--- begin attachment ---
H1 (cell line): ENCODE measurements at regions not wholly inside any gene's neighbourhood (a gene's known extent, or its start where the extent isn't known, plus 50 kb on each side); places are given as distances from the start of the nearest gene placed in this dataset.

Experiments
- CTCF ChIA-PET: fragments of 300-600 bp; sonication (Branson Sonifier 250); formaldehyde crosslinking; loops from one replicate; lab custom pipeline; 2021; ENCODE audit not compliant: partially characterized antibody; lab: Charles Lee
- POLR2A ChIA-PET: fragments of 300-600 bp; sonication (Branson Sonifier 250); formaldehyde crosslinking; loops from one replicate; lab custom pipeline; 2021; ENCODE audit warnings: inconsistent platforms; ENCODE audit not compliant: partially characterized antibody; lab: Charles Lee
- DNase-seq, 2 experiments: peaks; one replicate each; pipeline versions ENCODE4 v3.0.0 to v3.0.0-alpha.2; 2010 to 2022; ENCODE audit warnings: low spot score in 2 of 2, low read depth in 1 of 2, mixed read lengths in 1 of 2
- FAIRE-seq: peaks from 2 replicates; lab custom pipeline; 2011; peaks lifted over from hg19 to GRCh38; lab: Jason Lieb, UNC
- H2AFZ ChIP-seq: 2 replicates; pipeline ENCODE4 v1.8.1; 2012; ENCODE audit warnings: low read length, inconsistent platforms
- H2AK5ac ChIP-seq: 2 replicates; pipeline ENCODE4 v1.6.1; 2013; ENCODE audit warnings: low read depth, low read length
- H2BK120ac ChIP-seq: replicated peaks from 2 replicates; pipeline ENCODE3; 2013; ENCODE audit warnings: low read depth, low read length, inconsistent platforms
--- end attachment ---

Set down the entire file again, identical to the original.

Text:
H1 (cell line): ENCODE measurements at regions not wholly inside any gene's neighbourhood (a gene's known extent, or its start where the extent isn't known, plus 50 kb on each side); places are given as distances from the start of the nearest gene placed in this dataset.

Experiments
- CTCF ChIA-PET: fragments of 300-600 bp; sonication (Branson Sonifier 250); formaldehyde crosslinking; loops from one replicate; lab custom pipeline; 2021; ENCODE audit not compliant: partially characterized antibody; lab: Charles Lee
- POLR2A ChIA-PET: fragments of 300-600 bp; sonication (Branson Sonifier 250); formaldehyde crosslinking; loops from one replicate; lab custom pipeline; 2021; ENCODE audit warnings: inconsistent platforms; ENCODE audit not compliant: partially characterized antibody; lab: Charles Lee
- DNase-seq, 2 experiments: peaks; one replicate each; pipeline versions ENCODE4 v3.0.0 to v3.0.0-alpha.2; 2010 to 2022; ENCODE audit warnings: low spot score in 2 of 2, low read depth in 1 of 2, mixed read lengths in 1 of 2
- FAIRE-seq: peaks from 2 replicates; lab custom pipeline; 2011; peaks lifted over from hg19 to GRCh38; lab: Jason Lieb, UNC
- H2AFZ ChIP-seq: 2 replicates; pipeline ENCODE4 v1.8.1; 2012; ENCODE audit warnings: low read length, inconsistent platforms
- H2AK5ac ChIP-seq: 2 replicates; pipeline ENCODE4 v1.6.1; 2013; ENCODE audit warnings: low read depth, low read length
- H2BK120ac ChIP-seq: replicated peaks from 2 replicates; pipeline ENCODE3; 2013; ENCODE audit warnings: low read depth, low read length, inconsistent platforms